New York magazine's editor, Adam Moss, says he serves a readership that considers itself more urbane and sophisticated that the broader viewership of a national television network. "I don't know if I were editing a Cincinnati magazine [that] I would have made the same [choice]," Moss says. "This, to us, seemed just a beautiful image, a fantasized image of New York, and one that was witty."

As a family newspaper rather than a glossy urbanite magazine, The Sun tends to be a bit more delicate about such things, so you won't see a reproduction of that cover photograph in these pages.


The Washington Post, also a self-styled family newspaper, exercised a different kind of news judgment last week, deciding that specific reporting was necessary on a prickly exchange between Democratic Sen. Patrick Leahy of Vermont and Vice President Dick Cheney on the floor of the U.S. Senate. Leahy teased Cheney about his discomfort around the Senate's Democrats. Cheney retorted angrily, Leahy responded snappily, and suddenly Cheney delivered a vulgar imperative that involved a term commonly called the "F-word."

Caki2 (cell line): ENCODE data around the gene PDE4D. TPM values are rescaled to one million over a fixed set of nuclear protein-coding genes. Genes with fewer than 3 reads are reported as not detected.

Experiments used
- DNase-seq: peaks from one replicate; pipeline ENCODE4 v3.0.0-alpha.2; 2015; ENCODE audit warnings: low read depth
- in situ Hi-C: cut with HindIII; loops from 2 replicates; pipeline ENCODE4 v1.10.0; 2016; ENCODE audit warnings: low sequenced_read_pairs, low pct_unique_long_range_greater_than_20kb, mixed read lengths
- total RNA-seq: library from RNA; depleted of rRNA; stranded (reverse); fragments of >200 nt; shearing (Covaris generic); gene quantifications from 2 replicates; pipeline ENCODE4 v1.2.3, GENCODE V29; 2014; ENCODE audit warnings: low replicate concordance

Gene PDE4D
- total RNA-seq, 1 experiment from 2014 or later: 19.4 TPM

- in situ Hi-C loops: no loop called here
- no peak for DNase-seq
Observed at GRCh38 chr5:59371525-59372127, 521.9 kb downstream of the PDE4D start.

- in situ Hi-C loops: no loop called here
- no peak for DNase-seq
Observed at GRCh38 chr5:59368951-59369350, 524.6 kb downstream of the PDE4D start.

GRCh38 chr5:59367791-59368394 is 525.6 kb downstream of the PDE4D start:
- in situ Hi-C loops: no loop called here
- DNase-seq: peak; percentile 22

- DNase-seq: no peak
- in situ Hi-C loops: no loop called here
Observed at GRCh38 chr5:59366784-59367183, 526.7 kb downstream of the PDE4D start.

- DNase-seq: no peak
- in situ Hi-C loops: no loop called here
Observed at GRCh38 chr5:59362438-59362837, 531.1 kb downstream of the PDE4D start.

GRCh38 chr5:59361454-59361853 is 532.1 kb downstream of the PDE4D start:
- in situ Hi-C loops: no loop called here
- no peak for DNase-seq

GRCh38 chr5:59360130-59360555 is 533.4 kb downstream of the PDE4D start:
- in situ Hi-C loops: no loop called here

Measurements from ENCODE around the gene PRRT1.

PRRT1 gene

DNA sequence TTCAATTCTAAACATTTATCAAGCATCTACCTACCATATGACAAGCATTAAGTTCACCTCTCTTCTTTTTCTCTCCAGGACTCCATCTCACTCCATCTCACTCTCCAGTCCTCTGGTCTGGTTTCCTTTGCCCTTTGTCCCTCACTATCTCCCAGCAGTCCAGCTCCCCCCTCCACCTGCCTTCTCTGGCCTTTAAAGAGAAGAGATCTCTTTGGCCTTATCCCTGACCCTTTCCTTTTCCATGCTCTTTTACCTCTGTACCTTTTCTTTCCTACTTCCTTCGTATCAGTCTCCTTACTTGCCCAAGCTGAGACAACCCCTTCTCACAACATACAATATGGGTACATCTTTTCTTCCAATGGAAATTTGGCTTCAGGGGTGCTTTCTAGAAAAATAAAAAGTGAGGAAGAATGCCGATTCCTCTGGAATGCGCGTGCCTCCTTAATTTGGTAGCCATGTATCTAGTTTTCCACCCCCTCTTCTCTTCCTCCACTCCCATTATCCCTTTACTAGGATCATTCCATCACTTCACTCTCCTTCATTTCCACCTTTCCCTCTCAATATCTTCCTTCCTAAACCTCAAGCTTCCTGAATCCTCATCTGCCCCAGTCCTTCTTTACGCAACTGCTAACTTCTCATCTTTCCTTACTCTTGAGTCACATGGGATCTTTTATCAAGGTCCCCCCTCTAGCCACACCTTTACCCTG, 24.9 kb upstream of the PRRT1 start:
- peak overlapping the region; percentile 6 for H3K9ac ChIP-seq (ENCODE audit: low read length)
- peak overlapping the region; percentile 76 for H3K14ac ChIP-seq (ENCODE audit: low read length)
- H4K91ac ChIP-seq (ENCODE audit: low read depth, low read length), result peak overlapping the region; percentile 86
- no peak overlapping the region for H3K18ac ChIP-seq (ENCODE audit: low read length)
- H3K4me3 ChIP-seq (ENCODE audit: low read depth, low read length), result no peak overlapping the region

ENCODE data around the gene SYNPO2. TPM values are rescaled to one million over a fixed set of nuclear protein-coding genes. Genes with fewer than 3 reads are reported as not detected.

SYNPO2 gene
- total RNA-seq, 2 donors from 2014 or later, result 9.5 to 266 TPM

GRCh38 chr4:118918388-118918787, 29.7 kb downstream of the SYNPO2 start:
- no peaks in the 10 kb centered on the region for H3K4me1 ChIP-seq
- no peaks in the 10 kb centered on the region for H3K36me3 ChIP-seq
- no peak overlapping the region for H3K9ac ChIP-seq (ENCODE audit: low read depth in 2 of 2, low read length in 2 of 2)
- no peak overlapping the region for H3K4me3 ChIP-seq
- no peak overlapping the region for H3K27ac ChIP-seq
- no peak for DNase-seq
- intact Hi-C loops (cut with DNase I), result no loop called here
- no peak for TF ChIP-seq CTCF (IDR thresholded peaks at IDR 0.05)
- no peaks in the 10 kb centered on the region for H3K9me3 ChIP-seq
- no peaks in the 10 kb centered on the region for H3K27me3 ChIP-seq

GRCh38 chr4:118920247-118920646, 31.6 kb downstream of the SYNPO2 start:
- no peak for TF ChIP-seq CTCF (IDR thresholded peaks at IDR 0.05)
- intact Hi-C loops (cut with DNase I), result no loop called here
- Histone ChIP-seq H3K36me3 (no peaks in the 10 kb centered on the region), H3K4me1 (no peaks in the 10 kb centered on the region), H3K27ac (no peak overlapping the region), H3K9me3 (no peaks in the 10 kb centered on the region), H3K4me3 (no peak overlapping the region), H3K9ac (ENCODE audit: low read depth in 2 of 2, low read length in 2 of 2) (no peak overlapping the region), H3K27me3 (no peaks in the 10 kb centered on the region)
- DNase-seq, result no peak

The Post stood alone in quoting the vice president in full, choosing to allow readers to decide whether such language was appropriate for a senior elected official. "Readers need to judge for themselves what the word is," Executive Editor Leonard Downie Jr. was quoted by his newspaper as saying, "because we don't play games at The Washington Post and use dashes."